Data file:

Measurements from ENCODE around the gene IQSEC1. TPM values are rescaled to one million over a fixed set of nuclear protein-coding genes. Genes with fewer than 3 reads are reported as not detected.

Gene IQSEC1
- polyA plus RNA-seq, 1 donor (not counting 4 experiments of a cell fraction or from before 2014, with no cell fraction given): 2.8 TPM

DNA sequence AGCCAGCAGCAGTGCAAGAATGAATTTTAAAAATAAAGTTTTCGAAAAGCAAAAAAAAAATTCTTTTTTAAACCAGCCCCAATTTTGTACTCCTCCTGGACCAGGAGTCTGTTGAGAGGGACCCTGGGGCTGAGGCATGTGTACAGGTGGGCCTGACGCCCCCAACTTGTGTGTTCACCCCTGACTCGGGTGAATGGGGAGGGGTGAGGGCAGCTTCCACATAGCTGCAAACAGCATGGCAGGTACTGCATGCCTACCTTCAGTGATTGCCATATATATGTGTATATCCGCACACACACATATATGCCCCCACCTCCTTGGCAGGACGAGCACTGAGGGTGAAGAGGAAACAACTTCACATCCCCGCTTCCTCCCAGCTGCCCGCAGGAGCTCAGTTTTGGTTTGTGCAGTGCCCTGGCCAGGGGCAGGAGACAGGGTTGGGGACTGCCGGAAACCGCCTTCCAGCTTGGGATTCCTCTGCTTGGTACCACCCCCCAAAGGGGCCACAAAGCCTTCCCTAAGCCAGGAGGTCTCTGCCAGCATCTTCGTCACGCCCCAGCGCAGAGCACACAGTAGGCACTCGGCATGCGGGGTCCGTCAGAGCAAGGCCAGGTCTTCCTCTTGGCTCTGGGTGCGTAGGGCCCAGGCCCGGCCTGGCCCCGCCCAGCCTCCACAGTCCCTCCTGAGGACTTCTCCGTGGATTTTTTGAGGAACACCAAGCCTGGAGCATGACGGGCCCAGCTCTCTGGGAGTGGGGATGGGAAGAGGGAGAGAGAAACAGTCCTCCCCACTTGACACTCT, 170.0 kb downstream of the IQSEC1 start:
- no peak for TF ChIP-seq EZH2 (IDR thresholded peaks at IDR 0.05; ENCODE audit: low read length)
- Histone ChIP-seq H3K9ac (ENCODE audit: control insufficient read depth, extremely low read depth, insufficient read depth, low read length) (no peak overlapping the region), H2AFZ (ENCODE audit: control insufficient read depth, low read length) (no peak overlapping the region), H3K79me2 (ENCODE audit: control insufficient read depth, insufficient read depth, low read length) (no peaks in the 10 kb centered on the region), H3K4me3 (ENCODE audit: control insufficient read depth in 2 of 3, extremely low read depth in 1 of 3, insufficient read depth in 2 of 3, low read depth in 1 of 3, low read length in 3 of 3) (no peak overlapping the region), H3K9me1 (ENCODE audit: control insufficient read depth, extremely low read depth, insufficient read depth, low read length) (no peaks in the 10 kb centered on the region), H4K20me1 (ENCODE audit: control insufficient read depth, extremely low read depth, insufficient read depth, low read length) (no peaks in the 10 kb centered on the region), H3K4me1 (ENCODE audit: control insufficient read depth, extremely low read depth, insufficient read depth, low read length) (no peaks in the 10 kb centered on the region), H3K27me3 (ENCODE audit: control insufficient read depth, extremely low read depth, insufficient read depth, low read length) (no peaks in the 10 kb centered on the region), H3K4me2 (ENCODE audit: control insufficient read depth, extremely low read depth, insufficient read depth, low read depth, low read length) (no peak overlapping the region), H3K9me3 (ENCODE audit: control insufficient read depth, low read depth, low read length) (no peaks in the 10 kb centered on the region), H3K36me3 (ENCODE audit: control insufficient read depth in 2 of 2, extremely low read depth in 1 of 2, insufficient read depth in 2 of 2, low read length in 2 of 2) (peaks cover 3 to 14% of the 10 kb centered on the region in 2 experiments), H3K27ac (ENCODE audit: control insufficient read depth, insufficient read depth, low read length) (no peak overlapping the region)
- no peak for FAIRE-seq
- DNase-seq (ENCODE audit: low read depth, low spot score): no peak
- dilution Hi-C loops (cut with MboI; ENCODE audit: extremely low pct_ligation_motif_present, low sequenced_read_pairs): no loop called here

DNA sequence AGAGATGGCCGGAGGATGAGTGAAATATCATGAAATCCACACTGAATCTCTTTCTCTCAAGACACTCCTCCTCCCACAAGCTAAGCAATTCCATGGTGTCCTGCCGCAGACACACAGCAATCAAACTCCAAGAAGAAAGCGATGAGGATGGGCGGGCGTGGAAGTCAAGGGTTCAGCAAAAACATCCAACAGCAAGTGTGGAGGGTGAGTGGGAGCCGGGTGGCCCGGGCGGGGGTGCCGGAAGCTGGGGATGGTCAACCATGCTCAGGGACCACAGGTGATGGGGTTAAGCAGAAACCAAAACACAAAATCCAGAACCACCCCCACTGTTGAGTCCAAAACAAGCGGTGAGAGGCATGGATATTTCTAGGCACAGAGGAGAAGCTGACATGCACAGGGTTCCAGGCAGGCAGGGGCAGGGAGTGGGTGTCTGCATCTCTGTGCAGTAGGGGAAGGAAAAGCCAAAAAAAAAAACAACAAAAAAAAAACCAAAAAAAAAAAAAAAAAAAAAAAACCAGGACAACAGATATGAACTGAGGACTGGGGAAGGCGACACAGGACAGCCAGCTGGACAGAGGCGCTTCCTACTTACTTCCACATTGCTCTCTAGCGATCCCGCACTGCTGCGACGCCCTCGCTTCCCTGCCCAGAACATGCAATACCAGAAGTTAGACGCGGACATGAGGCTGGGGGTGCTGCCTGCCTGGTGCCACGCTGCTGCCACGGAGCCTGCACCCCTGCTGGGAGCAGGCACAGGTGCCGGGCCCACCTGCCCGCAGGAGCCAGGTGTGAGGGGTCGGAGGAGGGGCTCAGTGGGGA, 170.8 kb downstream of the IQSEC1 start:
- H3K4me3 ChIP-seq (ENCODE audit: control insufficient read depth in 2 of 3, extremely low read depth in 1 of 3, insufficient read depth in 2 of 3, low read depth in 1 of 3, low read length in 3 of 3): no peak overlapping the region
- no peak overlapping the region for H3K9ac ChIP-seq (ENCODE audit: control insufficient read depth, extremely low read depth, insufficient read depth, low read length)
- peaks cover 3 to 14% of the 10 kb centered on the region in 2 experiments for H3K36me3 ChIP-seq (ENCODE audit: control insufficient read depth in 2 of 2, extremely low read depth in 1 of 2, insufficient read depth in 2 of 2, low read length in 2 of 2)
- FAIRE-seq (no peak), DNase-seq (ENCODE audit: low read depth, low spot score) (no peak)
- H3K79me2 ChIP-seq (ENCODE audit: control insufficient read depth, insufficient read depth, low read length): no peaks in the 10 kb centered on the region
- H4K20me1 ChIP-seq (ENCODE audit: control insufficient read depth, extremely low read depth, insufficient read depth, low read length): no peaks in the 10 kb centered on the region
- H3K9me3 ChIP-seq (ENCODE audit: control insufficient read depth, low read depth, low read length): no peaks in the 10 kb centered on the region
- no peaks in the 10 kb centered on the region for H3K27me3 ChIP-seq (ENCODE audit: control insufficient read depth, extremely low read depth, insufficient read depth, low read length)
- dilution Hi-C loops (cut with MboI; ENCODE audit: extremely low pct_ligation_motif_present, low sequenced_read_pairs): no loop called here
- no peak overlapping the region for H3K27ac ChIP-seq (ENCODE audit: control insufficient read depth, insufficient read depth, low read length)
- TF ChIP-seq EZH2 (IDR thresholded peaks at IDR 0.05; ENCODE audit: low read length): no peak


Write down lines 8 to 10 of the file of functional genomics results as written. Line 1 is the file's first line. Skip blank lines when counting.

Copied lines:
- DNase-seq (ENCODE audit: low read depth, low spot score): no peak
- dilution Hi-C loops (cut with MboI; ENCODE audit: extremely low pct_ligation_motif_present, low sequenced_read_pairs): no loop called here

DNA sequence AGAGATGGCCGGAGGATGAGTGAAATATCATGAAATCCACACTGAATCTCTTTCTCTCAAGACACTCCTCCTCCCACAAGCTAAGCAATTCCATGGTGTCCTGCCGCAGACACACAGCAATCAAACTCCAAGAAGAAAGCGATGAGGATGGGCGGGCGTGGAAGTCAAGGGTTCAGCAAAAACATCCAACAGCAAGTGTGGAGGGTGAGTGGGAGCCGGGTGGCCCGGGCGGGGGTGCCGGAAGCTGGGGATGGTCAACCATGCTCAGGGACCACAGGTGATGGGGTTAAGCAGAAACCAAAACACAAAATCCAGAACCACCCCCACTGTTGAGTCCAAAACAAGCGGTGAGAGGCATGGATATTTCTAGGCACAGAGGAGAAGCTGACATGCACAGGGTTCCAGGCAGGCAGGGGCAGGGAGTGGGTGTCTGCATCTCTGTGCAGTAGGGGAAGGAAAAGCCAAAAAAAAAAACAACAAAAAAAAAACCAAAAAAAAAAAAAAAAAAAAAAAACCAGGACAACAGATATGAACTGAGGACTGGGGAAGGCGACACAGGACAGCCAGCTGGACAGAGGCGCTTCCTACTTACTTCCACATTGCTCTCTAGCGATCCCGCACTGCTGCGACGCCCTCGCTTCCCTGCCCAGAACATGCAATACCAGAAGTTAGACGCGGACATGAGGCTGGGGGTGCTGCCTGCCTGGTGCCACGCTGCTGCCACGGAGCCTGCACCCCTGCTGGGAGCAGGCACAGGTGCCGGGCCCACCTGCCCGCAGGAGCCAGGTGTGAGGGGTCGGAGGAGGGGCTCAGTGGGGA, 170.8 kb downstream of the IQSEC1 start: